Not all classrooms have walls. The Year 11 Marine Studies students have been working towards gaining their boat licences. Students have been working through the theory content online while also receiving real-life lessons from wise man Nick Thorne. Practical boating experience, in the company of an experienced skipper, is a key requirement for obtaining a boat licence. so it is great the students can gain this experience during class time. A boat licence allows students to operate a power-driven vessel on NSW waters over 10 knots and is an important step to obtaining employment in the marine industry.
Speaking of life experiences, students from Years 11 and 12 have also been working towards gaining their Advanced Open Water Dive certificate. This course is designed to advance diving skills and confidence from the Open Water Dive certificate students gain in Year 10. The class recently ventured out to Julian Rocks, in clear, crisp conditions, to clock up some diving time. Diving to 20m for almost an hour, the students hung out with some grey nurse sharks, rays, mulloway, big grouper, eels, and a vast array of other species enjoying the crossover seasonal currents. Those that were not diving enjoyed expanding their lungs doing some free diving on the north side of the rocks, getting up close and personal with a friendly turtle.
Thanks to Sundive for taking us out, Gerard for organising the scuba trips and Nick for being an all round legend. Let’s “sea” what adventures we’ll go on next term.
Marine Studies Teacher
An enthusiastic group of Year 9 students spent the morning removing the last patch of Bitou Bush, at the Byron Shire Chemical Free Landcare (BSCFL) site, on the south end of New Brighton Beach last week. Geared up with gloves and loppers, they spent the morning enthusiastically removing the plant from the dunes, leaving behind only chopped branches for mulch.
BSCFL volunteers were under pressure to finish the work by June 30, the date set by Rous County Council who enforce the Biosecurity Act. "We are so pleased it is done and there was no need to spray," said project coordinator Nadia de Souza Pietramale. Ellen White, the project mentor, spoke with the students about the history of this coastal area, and explained how this plant became a problem after sand mining when it was used as a sand stabiliser on the dunes.
"It felt satisfying doing something good for the community," said Tas. “It was great fun and good to be doing something selfless," added Molly.
Nadia de Souza Pietramale and Sandra Brain
Thank you to all those who entered the Oliver’s Hens logo competition last week. We got an overwhelming number of entries, making the judging process very difficult. Congratulations to Edie Arran from Year 8 for creating the winning logo. Please check out our website www.the-local.com.au to see Edie’s logo in use, some of the other great entries and to keep up to date with what’s happening. You can also subscribe on the website to follow the Oliver's Hens journey and receive updates on the project.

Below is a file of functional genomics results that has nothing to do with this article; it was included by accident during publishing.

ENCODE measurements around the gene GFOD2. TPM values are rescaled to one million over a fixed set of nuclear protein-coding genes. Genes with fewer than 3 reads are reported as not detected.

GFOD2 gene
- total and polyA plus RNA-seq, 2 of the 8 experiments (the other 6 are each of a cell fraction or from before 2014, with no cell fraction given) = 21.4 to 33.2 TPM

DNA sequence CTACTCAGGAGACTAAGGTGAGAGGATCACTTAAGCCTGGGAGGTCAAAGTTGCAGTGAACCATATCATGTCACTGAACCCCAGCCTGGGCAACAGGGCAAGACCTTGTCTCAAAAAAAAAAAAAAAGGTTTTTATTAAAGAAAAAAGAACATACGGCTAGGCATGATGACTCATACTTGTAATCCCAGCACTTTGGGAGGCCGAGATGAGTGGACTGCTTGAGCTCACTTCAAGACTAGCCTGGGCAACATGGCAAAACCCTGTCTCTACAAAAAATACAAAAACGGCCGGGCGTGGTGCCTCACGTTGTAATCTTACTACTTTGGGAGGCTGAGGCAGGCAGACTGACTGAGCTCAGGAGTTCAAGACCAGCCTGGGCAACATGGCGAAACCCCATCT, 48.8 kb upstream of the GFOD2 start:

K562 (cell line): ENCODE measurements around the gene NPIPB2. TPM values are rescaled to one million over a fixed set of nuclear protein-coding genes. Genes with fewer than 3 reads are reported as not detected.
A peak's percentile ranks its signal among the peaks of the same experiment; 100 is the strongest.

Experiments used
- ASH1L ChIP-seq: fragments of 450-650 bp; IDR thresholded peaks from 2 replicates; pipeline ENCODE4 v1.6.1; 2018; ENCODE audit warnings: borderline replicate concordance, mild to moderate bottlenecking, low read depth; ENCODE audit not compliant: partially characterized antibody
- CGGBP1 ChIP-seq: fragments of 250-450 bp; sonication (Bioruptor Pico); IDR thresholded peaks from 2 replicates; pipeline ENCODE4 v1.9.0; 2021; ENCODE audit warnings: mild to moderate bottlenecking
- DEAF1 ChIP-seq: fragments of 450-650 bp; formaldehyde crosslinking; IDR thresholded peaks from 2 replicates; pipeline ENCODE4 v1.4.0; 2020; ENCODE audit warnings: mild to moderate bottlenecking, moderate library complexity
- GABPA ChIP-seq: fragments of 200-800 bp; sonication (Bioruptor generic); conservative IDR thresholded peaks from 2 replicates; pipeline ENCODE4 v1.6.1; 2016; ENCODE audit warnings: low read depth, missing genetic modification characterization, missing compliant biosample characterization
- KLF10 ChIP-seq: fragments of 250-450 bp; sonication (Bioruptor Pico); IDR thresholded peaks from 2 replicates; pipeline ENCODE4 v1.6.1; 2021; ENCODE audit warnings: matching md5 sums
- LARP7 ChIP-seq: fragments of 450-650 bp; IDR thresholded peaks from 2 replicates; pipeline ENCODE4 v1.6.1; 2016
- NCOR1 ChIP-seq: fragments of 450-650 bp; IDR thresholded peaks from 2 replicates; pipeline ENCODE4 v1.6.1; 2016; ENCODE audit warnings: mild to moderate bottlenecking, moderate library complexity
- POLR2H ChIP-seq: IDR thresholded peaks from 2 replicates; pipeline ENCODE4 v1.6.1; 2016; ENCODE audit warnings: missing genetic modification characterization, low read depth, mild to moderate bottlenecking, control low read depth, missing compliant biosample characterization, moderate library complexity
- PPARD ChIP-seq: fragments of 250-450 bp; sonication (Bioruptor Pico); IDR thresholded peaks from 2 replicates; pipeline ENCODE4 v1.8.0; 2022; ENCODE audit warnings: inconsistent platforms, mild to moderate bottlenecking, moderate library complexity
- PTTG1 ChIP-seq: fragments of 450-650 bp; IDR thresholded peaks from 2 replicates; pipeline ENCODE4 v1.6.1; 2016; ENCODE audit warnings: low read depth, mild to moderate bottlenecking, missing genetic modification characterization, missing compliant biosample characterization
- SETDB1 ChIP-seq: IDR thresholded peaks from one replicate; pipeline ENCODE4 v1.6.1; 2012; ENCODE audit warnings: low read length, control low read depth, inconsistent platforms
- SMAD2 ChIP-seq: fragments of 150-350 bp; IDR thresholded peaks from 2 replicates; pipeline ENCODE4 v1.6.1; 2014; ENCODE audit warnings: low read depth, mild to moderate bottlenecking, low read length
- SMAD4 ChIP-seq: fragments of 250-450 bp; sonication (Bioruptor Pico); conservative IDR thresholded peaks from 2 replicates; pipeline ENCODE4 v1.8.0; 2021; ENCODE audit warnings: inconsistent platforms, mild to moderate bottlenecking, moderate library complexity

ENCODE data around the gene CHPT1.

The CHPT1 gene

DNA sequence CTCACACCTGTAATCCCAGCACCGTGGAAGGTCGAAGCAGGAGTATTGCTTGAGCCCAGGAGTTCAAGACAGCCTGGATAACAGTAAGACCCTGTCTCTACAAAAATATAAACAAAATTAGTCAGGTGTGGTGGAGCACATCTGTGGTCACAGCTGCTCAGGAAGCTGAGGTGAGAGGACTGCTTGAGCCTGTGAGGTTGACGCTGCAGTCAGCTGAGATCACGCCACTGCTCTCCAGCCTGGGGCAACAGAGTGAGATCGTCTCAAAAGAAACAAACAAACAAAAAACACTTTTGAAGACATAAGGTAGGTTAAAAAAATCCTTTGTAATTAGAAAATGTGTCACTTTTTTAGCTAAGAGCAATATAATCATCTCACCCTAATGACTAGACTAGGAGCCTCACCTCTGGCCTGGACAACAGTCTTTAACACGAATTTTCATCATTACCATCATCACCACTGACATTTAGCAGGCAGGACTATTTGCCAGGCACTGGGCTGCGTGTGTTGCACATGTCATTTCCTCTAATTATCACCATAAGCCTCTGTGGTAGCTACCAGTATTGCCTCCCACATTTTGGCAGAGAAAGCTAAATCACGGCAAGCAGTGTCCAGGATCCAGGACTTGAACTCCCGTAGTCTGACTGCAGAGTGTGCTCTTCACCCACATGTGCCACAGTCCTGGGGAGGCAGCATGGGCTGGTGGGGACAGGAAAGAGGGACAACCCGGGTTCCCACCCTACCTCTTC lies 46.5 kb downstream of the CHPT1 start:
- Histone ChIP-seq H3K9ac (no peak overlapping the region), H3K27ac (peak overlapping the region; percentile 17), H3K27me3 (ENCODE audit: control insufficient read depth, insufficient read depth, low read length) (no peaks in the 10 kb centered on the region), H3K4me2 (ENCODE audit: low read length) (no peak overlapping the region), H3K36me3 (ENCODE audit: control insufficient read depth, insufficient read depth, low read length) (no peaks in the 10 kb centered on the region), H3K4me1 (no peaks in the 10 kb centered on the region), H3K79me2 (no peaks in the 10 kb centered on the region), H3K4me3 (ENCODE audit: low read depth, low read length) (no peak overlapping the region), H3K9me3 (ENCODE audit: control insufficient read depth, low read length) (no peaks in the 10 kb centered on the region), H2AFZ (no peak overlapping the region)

Playgroup is a place to share and support each other, to create friendships and learn from and with each other.
Adele and Solae (pictured above) are having a cup of tea together and chatting away like they see their parents doing. They have moved from parallel play, where the children sit beside each other and copy each others play, to actively seeking out friends and engaging in co-operative play. These are wonderful social and emotional milestones observed and celebrated by parent and educator in Playgroup.
We had a woolly day at Playgroup recently. Tzivonit and her son Tamer brought in their one-week old lamb Daisy. Daisy Lamb is always very hungry. She wears a nappy while she is inside, just like a baby, and needs to stay close to her adopted mum. Thank you Tziv for this wonderful experience. Also thank you to Joss for showing us how to spin wool into yarn and a big thank you to all our wonderful families for sharing these special moments.
Congratulations to Class 6 student Shalev Haver (pictured above) and Class 5 student Pleiades Kerry, both of whom were selected to represent the Far North Coast region in the soccer State Championships in Coffs Harbour over the Queen’s birthday long weekend. Both teams came out on top - marking the first time that the Far North Coast has won this championship - a fantastic effort.
Shearwater Winter Festival 2018
Thursday June 21
5.00pm to 6.30pm
(The festival will be postponed to Tuesday June 26 if needed)
Each year, the Shearwater community gathers, in reverence, to mark the solstice, the in-breath of the year, and the return of the light. We also take this time to celebrate the Year 12s as they come towards the completion of their Shearwater journey.
This year's festival takes its inspiration from the migration of the Humpback whales, moving northwards to the Queensland coast, and southwards to Antarctica, in a giant, breathing, yearly rhythm.
The festival story encompasses the indigenous wisdom of the whale's origin in the Mirrabooka, the Milky Way, and also the present concerning reality of the earth's oceans, with a prompt to create change, born of awareness and love.
All students from both the Primary and High School, will remain at school at the end of the day, as they prepare for the evening event. Please stand by for more detailed information from your children's Teachers and Guardians, as well as Class Parent Representatives, who will be coordinating the evening meal.
Parents and friends are invited to arrive at the Big Amphitheatre at the back of the Primary School at 5pm for the welcome to country and festival songs performed by our High School music students.
The main event will commence at 5.30pm. We ask that all families be seated by 5.15pm, so as not to block the path of the students as they enter the amphitheatre.
Please note that the Primary School event in the Hall, which will take place before the main event, is for students only due to space considerations.
Please remember to dress warmly and bring something to sit on as you will be seated on the ground.
Here are a few of the songs we've been singing in preparation for the festival.
Nature takes centre stage...
Beauty, simplicity and the power of nature can promote calm, peace and wellbeing.
Year 7S recently ventured off the beaten track to immerse themselves for a good long week of walking with packs - brimming with supplies they had cooked and dehydrated during the four weeks prior to the camp, into the wilderness of the Guy Fawkes National Park.